Across Australia, as the dawn rises the marsupials go to bed – except for the ones that don't – because there are exceptions to every rule in this land of ancient wonders, big skies and jewelled seas. Magic does not have rules. It has splendid dragons, saltwater monsters and dancing spiders.
Magical Land of Oz offers a blue chip, continent wide series ranging from the land's highest snow peaks to the depths of the frigid and wild southern seas; from its last populations of wild numbats to its largest diorama of giant cuttlefish. It's a land of diverse beauty, that delights and surprises. The series both entertains and deepens our understanding of how the natural world is made up of not just unique species, but distinct individuals, whose lives are far from predictable.
Using the latest camera technology, we capture animal populations only recently discovered and behaviours not associated with species we thought we knew well. We meet animal characters so enigmatic, most Australians are unaware they share not just their island continent – but their own suburban backyards.
We reveal the challenges these animals must navigate in a land of extremes, and extreme human-induced change. To do this, we fill the screen with colour, dance, acrobatics, music, mating and murder – all performed by the animals which make Australia a truly magical land.
The stage is set for the story to begin…
Question: Can you tell us about Magical Land Of Oz?
Tosca Lobby: Magical Land of Oz is a three part, blue-chip natural history series. It travels the Continent - including the three oceans which circumnavigate Australia - telling intimate stories of creatures and the world's they inhabit. This is the first time in two decades that an Australian made landmark series of this kind has appeared on the ABC.
Question: What was it like directing Magical Land Of Oz?
Tosca Lobby: It was a long and difficult but incredibly rewarding job directing this series. Obviously it's not like directing human led television. There are no actors or presenters who will take and follow cues or follow scripts. Instead, our actors may or may not turn up. They have no desire to cement 15 minutes of fame. They have even been known to bite!
So the director's job in natural history is to be very well prepared, hope for the best and plan for the unpredictable.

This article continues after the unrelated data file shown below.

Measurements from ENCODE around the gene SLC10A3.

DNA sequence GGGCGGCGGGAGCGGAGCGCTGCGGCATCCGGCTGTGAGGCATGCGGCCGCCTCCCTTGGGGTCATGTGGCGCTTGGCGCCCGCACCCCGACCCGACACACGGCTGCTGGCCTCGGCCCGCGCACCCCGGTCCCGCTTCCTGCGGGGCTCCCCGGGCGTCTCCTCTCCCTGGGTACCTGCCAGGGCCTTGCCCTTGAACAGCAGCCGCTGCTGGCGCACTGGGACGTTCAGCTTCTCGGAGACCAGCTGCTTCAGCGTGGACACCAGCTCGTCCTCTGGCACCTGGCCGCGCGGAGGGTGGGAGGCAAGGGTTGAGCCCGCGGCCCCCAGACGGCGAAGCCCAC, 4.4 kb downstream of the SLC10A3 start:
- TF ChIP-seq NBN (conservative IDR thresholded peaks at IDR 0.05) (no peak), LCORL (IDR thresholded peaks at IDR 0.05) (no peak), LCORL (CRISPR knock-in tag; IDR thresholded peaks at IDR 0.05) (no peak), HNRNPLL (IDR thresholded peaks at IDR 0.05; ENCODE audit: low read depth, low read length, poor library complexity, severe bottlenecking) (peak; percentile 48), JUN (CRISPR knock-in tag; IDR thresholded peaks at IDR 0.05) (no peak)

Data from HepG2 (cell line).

Question: What did you learn about our natural environment whilst filming Magical Land Of Oz?
Tosca Lobby: I learnt that Australia is a wonderland of diverse species, many endemic to the Continent. That there is so much out there yet to be discovered and understood by Western science. I also learnt that even in the most remote parts of Australia, the human footprint can dominate. There wasn't an ecosystem or species we encountered which hadn't in some way been impacted by climate change. The most important lesson for me is that if we don't act now to protect our natural world, and do it decisively, we will lose much more than we can afford to of Australia's unique wilderness and its cargo of animals.
Question: What is the main message you hope Magical Land Of Oz spreads to audiences?
Tosca Lobby: That they live on an extraordinary continent surrounded by oceans that still contain very important populations of sea-life, much found nowhere else on the Planet. That the land they inhabit contains a raft of ecosystems which are incredibly complex, beautiful and delicate. But that these treasures are disappearing, and will continue to do so at a terrifying rate if we continue on current trajectories. As individuals we can do things to help by engaging with these issues, joining community action groups and becoming stakeholders in our wilderness.
Question: What was it like working alongside Barry Humphries and Karina Holden?
Tosca Lobby: It was a lot of fun working with Barry Humphries in the narration record. Between takes, we drank lots of tea and had lots of laughs. He has an uncanny ability to understand what the script is asking of his voice as well as the ability (unsurprisingly) to find humour where previously there was none. As a result his voice lends the authority of an elder statesman and a delightful bubble of good humour.
I first met Karina Holden when we both joined the ABC Natural History Unit over 20 years ago. We've both wanted to make a series like this ever since. She is the smartest woman I know (and I know a lot of very smart women) and has an unparalleled ability to make the right calls every time.
Question: Can you tell us which animals we'll see during the series?
Tosca Lobby: Magical Land of Oz showcases a very wide range of Australia's endemic, native and even its introduced animals. In its oceans you'll meet aggregations of glorious cuttlefish and mountains - literally - of spider crabs. There is a white whale, a friendly whale shark, Australian sea lions and sea birds with some of the toughest upbringings on the Planet. We meet desert dingoes, some of the Planet's last wild numbats, tarantulas that can survive underwater and birds fighting for the best hollows in Australia's top end. In the final episode we meet the animals living alongside us in our cities and the introduced predators which prey on them. Many of them are living right under your toes and it's likely you have no idea they're there!
Interview by Brooke Hunter